Wisconsin abolished parole about 20 years ago, which means only people convicted before the year 2000 are eligible. According to the state, that’s roughly 1700 people. It’s up to the Wisconsin Parole Commission to grant discretionary parole. The Governor appoints the commission’s chairperson. What factors do you want the chairperson to consider when deciding whether eligible individuals should be released?
- Here is information from the Wisconsin Department of Corrections on the parole process, noting only offenders who were convicted of offenses committed before Dec. 31, 1999 are eligible for parole interviews. Wisconsin no longer offers parole for people convicted of felonies that are sentenced to at least one year in prison. People now receive extended supervision as part of their sentences.
- Here is an explainer from the Milwaukee Journal Sentinel on the difference between parole and probation.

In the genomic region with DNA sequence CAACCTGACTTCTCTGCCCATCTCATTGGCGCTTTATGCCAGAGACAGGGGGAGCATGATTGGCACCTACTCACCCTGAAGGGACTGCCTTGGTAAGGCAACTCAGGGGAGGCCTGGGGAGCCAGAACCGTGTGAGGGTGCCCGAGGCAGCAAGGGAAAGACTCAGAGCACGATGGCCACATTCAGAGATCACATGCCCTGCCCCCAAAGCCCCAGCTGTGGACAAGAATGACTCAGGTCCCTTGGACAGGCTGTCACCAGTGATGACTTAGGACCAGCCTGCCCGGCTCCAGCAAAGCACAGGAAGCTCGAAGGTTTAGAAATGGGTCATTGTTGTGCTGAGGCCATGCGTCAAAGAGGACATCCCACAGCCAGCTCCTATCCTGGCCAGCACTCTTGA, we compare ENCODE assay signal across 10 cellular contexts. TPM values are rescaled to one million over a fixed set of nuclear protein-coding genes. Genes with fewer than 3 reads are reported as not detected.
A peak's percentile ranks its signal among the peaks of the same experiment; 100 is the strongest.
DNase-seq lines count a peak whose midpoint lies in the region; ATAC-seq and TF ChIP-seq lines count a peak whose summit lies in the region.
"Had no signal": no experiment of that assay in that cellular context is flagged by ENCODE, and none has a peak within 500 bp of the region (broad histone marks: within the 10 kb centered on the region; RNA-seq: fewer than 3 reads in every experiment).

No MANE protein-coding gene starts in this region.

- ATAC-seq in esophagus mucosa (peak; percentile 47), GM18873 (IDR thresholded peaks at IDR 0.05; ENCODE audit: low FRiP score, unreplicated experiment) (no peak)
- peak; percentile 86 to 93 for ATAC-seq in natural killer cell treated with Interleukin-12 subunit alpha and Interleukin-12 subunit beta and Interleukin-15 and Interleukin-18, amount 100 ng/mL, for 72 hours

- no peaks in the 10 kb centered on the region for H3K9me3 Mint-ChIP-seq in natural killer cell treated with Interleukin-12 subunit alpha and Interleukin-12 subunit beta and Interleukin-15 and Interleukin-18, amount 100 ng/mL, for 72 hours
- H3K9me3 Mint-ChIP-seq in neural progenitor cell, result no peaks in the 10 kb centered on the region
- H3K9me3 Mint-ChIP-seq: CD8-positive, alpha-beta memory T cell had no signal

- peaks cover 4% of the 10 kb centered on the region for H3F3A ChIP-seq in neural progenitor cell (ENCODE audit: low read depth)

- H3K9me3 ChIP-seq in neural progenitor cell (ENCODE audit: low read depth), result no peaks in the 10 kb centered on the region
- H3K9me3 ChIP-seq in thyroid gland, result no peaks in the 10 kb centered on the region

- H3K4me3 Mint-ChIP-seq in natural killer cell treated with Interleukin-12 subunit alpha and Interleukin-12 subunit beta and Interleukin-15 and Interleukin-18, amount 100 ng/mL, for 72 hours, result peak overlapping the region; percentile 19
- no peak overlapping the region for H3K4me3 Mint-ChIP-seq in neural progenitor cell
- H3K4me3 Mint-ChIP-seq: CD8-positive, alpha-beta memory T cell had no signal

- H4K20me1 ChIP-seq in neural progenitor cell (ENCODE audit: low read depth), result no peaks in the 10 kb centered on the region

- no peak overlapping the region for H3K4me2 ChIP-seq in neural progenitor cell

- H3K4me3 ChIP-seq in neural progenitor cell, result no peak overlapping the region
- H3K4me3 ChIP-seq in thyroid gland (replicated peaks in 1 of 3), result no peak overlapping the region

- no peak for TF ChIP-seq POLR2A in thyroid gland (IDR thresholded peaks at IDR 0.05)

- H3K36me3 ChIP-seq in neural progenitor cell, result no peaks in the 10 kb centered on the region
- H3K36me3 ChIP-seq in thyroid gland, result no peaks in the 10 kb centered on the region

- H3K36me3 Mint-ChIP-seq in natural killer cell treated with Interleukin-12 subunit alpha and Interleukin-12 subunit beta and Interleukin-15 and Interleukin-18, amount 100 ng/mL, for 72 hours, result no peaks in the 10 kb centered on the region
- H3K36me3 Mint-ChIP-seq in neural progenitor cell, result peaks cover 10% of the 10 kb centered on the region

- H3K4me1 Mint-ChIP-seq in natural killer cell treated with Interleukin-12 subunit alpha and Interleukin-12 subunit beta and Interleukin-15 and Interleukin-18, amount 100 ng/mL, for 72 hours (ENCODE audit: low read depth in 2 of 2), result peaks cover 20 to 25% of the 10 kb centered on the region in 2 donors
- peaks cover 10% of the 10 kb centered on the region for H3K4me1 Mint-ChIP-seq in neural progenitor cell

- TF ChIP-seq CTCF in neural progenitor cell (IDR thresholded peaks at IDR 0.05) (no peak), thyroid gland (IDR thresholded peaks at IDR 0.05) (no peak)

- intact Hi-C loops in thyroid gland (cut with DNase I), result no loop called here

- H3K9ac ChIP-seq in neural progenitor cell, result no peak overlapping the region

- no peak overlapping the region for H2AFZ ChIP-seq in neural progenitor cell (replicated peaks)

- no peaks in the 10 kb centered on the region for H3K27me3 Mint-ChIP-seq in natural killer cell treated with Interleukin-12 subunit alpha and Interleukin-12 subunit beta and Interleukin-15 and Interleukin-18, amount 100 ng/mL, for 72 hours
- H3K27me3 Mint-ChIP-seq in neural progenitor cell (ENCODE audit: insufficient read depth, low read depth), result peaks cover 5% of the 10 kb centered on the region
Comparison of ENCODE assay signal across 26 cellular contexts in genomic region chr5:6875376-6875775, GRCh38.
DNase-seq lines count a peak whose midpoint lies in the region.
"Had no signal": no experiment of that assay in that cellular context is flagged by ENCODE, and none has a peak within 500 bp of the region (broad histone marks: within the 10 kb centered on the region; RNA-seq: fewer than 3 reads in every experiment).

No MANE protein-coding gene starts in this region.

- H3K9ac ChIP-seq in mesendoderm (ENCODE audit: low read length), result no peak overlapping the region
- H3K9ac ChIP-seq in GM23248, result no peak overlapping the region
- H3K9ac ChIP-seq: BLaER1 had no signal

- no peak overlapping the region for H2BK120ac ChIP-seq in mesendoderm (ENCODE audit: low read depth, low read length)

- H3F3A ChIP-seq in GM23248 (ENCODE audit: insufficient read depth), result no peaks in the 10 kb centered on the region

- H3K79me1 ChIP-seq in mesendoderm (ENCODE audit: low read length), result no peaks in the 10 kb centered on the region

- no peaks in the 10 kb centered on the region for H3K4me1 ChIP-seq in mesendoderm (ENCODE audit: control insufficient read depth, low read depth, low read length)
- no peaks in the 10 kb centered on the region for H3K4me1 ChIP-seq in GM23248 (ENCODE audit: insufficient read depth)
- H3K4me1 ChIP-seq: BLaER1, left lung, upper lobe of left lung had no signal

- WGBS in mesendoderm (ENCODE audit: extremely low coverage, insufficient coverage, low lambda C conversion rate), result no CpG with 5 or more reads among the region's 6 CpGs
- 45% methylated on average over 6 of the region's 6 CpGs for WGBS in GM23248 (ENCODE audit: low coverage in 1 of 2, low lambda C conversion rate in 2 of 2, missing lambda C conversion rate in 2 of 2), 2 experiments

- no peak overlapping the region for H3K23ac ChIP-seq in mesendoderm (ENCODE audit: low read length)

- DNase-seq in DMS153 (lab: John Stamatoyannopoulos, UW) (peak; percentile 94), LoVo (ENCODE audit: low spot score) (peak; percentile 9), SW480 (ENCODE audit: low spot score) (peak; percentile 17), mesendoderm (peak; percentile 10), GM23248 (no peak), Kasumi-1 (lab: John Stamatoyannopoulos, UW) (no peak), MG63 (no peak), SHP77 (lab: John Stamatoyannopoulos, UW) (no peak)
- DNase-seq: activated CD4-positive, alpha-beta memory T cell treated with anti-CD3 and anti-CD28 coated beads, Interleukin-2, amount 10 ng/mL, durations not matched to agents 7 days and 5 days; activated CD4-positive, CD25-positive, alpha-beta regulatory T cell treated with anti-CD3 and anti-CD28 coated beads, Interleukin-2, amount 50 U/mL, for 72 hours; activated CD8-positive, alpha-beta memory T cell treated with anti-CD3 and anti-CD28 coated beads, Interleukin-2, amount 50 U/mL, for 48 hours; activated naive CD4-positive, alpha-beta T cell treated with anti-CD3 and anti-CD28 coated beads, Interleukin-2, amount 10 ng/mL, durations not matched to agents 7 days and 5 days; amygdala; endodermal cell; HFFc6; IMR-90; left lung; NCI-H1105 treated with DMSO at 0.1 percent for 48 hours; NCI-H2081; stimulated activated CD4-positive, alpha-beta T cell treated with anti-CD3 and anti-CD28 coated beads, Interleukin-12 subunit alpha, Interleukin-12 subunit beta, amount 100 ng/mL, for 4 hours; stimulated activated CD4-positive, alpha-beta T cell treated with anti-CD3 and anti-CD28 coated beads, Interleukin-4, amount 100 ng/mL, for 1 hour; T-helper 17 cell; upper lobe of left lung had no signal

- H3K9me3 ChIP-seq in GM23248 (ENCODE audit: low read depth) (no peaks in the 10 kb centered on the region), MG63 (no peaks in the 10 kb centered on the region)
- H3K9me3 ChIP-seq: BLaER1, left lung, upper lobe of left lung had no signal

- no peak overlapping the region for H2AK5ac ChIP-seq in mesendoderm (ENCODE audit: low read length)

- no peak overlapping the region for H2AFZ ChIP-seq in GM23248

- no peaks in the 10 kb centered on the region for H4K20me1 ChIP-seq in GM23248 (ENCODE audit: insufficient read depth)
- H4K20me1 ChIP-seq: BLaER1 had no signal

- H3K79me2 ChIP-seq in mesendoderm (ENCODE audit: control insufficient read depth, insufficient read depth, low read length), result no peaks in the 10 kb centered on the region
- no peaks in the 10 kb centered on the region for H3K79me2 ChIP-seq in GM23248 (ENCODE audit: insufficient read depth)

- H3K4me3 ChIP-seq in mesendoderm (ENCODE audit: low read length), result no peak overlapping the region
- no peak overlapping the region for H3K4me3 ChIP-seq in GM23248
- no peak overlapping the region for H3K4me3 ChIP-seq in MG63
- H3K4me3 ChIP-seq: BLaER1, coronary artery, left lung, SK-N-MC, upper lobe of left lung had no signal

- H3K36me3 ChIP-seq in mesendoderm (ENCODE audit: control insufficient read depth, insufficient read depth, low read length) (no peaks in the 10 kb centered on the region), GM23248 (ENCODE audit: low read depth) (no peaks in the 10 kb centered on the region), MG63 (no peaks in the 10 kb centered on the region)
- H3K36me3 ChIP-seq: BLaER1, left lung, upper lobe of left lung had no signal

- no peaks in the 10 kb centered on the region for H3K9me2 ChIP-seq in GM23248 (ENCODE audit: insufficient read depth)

- The governor does not have the ability to grant parole but does appoint the chair of the Wisconsin Parole Commission.
- During the Scott Walker administration, the Wisconsin Parole Commission released nearly 1,400 people through discretionary or mandatory parole, while approximately 895 people have been released by the Parole Commission so far during the Evers administration.
- Gov. Evers has issued more than 600 pardons, believed to be the most of any governor in Wisconsin’s history. Pardons can only be given if a person is at least 5 years removed from serving their full sentence (including extended supervision), they are not a registered sex offender, and they do not have any pending criminal charges.